Wednesday, May 20, 2009

Tuck: Surprisingly Satisfying

(Tuck by Stephen Lawhead. )

Those of you who have been following my posts on Facebook and Twitter know already that reading this book has been a struggle. It is honestly not my cup of tea and to say I enjoyed it would be deceptive. As a whole, I did not enjoy it. I'm not a big fan of this particular type of literature. But my own preferences and even enjoyment are irrelevant to the review process. A reviewer to be effective must be dispassionate in her evaluation.

Given that, I would have to say that Stephen Lawhead is certainly a master storyteller. I was impressed by his pacing. Too many writers of action-adventure fiction feel "conflict" must always involve a physical battle. One has little time to rest between fights and you feel like you are being pushed at top speed from one to another. Lawhead, however, interspersed periods of calm in between the battles. These were times when we could learn about the backstory and get to know the characters somewhat.

I have to say the characters, while distinctive, were not terribly well developed. I must preface the following by saying I have not read the other books and perhaps having read them the characters might have felt more solid. However, in most other ways this book stands on its own. I found most of the characters sort of stock stereotypes. Rhiban is heroic. Merian is beautiful and spunky. Alan is a scamp. And Tuck - well - Tuck is a classic hybrid warrior priest with Rosary in one hand and a stout staff to smash your head in the other. I do not consider that a positive character, but that's irrelevant to this review. However, I did like how Tuck recovers his Christianity at the end. I will say no more and spoil the story.

This is why I said the story was surprisingly satisfying. Throughout the book I was steaming over this supposed priest, quoting scripture and praying for the deaths of others. The number of commandments broken, the deciet, the hatred, the violence were hardly in keeping with that of a servant of the one who would not lift a hand in his own defense and healed the ear of the soldier sent to kill him. Tuck had more of Joshua than Yeshua in him. However, at the end, the victory comes as he rediscovers his call.

I would have liked to have seen this foreshadowed. I would have liked to have seen some sort of self doubt, questioning, or guilt. There were moments, but they were rare. A favorite scene in the book for me was at the end of chapter two when Tuck passes some dead soldiers and says:

"May God have mercy on their vile and wretched souls," Tuck whispered hastening away, "and grant them the peace they have denied to others." Thinking better of this crabbed prayer, he added, "Welcome them into Your eternal kingdom--but not for my sake, Good Lord, no--but for the sake of Your own dear son who always remembered to forgive His enemies. Amen."

I would have liked to have seen more moments like that in the book and fewer of Tuck praying for the arrows to fly true and "find their marks." The arrogant assumption that God must necessarily be on ones own side in a political conflict certainly has lead to great destruction of lives, communities and entire nations.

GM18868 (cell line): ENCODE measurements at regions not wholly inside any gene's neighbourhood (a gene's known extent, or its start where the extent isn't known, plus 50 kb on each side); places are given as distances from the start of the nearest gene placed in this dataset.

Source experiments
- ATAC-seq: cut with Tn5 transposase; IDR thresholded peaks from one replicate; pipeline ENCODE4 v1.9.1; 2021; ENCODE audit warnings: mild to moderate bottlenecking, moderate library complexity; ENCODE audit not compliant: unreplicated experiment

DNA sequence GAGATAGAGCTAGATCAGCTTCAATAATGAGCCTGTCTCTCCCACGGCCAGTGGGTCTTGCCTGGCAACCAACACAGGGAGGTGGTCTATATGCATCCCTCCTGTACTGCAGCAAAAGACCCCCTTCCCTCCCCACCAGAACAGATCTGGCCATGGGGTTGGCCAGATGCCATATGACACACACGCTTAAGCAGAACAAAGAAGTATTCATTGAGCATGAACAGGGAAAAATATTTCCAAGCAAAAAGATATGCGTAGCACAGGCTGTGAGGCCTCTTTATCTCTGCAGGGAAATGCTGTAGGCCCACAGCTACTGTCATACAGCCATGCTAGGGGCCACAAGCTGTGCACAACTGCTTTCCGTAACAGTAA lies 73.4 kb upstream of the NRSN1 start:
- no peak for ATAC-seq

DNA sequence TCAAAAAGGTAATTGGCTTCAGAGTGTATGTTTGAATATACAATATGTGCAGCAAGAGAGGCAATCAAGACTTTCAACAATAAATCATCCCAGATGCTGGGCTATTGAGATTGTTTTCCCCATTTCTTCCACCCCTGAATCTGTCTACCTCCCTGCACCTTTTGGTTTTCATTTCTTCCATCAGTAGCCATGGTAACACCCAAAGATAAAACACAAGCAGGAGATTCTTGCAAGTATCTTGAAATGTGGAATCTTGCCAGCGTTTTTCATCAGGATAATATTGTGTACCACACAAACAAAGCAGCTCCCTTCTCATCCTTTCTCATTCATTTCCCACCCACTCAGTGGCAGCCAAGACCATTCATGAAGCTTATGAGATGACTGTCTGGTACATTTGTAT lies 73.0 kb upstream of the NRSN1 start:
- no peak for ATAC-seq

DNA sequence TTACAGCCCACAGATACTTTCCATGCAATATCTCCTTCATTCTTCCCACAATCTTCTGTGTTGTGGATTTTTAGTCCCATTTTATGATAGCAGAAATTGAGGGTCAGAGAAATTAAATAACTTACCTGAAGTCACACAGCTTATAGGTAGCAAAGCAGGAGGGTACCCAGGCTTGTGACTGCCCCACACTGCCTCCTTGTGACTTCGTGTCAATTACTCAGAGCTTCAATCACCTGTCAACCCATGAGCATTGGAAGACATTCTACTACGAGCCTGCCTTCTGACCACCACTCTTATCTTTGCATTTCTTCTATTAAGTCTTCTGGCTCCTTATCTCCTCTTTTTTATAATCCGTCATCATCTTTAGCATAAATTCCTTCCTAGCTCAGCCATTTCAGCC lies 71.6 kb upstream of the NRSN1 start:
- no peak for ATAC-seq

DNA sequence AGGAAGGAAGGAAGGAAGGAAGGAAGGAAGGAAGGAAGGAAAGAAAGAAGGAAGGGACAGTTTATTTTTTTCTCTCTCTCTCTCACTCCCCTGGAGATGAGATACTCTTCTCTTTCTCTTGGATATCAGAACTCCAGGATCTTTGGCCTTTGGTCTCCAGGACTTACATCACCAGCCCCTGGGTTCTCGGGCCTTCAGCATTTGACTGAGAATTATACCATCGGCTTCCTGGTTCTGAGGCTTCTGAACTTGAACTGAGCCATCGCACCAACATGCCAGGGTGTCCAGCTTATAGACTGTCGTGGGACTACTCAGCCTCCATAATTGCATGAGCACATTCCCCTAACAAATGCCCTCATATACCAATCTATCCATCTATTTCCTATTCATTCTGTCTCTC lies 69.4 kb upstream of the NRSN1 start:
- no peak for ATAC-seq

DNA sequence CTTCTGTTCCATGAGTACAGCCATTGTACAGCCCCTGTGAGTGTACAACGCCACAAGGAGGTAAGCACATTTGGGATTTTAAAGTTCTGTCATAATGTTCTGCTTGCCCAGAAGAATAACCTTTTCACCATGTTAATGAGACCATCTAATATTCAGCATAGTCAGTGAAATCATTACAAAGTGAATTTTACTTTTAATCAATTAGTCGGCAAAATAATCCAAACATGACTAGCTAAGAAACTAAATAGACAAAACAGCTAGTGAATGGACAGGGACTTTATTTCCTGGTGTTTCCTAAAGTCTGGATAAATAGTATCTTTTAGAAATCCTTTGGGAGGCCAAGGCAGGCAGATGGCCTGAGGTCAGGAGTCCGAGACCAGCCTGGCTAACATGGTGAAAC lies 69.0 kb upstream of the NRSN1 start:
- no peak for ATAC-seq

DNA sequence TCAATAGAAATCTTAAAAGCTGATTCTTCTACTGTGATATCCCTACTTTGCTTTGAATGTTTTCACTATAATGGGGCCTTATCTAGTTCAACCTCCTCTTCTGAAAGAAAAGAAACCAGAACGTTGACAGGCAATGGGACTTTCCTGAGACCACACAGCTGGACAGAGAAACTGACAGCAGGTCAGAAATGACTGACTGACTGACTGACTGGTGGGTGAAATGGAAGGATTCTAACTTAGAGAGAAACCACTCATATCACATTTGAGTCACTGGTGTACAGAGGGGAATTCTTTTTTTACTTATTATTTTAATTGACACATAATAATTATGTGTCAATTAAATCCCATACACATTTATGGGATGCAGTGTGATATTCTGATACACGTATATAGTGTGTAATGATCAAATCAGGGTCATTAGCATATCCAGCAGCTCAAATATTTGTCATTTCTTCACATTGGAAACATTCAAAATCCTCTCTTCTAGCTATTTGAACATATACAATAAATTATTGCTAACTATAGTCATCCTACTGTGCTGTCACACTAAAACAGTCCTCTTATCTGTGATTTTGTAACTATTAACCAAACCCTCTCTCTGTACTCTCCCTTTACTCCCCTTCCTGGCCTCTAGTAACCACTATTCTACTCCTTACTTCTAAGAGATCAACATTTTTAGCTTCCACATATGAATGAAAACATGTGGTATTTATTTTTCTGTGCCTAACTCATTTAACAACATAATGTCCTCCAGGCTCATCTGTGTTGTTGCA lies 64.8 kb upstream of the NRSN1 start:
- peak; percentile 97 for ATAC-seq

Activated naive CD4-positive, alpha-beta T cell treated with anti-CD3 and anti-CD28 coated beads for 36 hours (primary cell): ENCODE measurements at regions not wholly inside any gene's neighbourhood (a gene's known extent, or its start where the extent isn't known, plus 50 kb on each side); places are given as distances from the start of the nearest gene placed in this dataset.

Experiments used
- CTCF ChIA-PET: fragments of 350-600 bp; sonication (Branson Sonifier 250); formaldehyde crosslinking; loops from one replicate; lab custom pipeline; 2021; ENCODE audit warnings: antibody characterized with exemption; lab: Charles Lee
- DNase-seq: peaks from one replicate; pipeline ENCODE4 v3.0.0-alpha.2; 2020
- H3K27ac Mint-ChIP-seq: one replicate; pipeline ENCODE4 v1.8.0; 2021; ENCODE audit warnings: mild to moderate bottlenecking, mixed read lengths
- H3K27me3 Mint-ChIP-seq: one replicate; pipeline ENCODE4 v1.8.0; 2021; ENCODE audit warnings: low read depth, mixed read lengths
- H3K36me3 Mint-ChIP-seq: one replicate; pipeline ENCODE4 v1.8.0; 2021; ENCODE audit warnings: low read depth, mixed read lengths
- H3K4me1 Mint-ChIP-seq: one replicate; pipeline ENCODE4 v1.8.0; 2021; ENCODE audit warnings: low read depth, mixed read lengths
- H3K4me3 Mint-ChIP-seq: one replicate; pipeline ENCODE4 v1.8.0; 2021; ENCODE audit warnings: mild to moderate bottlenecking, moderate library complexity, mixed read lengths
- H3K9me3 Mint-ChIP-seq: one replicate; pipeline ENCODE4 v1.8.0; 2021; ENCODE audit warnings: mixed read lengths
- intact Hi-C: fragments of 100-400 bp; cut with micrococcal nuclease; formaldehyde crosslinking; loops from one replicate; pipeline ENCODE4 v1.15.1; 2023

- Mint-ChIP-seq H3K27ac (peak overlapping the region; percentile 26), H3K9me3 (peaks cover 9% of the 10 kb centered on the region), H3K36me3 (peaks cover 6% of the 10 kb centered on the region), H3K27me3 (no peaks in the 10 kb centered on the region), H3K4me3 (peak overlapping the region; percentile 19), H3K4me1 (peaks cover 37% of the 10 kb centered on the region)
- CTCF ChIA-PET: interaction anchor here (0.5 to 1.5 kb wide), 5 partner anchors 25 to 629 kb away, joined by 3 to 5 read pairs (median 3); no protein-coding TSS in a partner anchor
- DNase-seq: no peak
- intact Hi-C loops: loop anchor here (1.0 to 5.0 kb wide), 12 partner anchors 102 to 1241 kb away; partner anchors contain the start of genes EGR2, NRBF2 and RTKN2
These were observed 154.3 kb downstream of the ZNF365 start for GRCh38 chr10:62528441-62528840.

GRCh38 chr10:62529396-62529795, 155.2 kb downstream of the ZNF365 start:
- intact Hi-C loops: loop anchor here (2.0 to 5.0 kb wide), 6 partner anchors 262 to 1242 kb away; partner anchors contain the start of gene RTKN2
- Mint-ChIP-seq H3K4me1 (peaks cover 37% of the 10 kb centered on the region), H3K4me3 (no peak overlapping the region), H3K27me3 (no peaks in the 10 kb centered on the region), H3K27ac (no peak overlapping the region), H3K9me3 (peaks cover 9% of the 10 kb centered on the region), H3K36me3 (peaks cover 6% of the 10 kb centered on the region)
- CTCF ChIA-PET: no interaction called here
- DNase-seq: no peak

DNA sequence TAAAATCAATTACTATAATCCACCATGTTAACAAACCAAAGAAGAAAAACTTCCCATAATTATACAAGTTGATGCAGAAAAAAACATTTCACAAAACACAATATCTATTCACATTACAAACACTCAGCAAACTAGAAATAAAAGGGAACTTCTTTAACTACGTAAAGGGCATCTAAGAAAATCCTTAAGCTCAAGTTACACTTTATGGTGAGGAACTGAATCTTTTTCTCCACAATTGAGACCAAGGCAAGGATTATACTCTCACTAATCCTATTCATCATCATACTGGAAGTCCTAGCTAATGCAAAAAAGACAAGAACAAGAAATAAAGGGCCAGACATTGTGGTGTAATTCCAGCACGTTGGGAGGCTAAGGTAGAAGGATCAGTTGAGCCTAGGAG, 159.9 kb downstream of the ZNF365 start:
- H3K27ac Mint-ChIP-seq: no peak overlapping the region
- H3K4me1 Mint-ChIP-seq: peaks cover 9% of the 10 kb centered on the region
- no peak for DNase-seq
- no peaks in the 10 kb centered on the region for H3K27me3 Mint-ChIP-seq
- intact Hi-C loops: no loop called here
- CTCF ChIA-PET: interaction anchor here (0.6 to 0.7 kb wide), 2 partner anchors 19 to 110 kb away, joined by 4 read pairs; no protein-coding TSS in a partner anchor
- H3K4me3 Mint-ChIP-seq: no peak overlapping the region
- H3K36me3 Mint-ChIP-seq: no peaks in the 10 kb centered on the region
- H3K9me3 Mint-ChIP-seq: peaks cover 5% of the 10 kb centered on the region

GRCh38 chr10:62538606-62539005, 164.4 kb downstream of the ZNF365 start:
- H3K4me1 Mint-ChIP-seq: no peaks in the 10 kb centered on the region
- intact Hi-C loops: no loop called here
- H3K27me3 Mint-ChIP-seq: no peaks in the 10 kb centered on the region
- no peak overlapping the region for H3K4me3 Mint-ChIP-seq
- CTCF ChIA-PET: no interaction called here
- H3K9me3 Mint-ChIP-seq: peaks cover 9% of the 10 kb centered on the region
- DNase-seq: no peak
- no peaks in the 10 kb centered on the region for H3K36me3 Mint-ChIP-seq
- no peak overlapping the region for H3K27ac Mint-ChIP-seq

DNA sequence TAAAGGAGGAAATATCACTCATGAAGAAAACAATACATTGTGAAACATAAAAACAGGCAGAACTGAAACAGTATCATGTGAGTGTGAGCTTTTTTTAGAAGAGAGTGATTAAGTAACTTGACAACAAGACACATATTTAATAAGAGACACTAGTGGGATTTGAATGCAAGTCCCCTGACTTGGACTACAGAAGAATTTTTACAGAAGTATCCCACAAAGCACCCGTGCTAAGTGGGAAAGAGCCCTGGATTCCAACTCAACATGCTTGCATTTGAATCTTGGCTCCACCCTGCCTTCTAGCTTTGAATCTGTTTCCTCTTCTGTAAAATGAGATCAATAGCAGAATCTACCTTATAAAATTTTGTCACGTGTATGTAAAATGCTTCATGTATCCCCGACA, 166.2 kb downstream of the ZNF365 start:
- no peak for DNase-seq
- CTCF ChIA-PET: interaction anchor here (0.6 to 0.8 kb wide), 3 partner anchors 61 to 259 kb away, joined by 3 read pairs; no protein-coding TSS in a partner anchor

Interestingly enough, for me the most interesting and endearing character in his own way was King William. His misguided, but noble and sincere, attempt to atone for all the deaths he and his father had caused in battle was sad and touching. I would have liked to have seen more of this character. I suspect he is a more significant character in the other books. He comes across as a slightly clueless, reluctant warrior which is honestly more engaging than the cock sure Rhiban.

I warn potential readers that the book has a very high body count. Killing and bloodshed are glorified if in a "good cause." So, if that type of violence bothers you, then you might stay away from this book.

However, if you enjoy a well crafted medieval war story, this realistic re-telling of the Robin Hood myth is worth your time. Meanwhile check out the other sites on this tour.

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CSFF Blog Tour
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Blogger Frank Creed said...

Never read Lawhead, and the deeper into sci-fi life has taken me, the less I like fantasy. While I hear Lawhead is a master at historical fantasy, it is good to hear he's merely mortal!

I love that prayer--who says an author can't have fun with prayer! Good characterization.


May 22, 2009 at 8:20 AM  
Blogger Terri said...

I wouldn't call this one fantasy really. It's really historical drama involving mythical characters.

Surprisingly true to the times. However, I would have liked to have seen more moments with Friar Tuck like the one in the prayer.

I still think the most interesting character was William. Distressed about the money he is paying to an army of monks praying for the soul of his grandfather, yet fearful that if he does not his ancestor will be tormented in Hell for an eternity. Fearful of his own eternal destiny. Conscious of the blood on his hands, but fearful of what would happen if he stopped spilling it.

Much more complex, and IMHO, sympathetic than the cock-sure certainty of Rhibahn about the rightness of his cause and eager willingness to shed blood without fear or remorse to obtain it.

May 25, 2009 at 11:46 AM  

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